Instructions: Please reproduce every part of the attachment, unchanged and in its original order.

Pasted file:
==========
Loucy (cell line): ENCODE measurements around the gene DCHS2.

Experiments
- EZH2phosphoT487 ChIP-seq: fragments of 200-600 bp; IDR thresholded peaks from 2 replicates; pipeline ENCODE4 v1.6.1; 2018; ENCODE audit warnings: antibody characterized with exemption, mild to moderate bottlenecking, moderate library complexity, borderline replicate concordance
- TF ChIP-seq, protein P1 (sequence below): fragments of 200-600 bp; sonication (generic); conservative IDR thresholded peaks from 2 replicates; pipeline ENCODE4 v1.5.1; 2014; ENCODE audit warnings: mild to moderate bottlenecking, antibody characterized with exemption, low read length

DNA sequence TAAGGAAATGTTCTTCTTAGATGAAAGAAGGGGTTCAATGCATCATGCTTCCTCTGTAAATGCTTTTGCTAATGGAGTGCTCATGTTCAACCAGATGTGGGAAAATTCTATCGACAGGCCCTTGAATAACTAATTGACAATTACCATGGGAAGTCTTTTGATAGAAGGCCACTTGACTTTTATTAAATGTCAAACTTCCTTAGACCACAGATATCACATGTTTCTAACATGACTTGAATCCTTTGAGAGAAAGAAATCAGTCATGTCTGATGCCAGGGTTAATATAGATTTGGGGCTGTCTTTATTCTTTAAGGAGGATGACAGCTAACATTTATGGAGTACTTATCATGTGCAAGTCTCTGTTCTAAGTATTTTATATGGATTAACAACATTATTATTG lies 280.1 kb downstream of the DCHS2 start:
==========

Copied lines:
Loucy (cell line): ENCODE measurements around the gene DCHS2.

Experiments
- EZH2phosphoT487 ChIP-seq: fragments of 200-600 bp; IDR thresholded peaks from 2 replicates; pipeline ENCODE4 v1.6.1; 2018; ENCODE audit warnings: antibody characterized with exemption, mild to moderate bottlenecking, moderate library complexity, borderline replicate concordance
- TF ChIP-seq, protein P1 (sequence below): fragments of 200-600 bp; sonication (generic); conservative IDR thresholded peaks from 2 replicates; pipeline ENCODE4 v1.5.1; 2014; ENCODE audit warnings: mild to moderate bottlenecking, antibody characterized with exemption, low read length

DNA sequence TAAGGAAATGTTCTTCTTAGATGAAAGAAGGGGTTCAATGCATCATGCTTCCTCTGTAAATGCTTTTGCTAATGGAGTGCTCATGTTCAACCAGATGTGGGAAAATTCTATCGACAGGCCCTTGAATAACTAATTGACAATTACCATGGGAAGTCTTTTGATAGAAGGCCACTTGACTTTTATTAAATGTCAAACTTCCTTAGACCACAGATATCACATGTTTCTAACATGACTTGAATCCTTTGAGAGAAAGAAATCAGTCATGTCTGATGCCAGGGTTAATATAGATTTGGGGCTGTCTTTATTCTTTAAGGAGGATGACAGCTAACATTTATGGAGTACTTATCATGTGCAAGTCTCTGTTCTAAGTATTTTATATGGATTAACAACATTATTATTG lies 280.1 kb downstream of the DCHS2 start: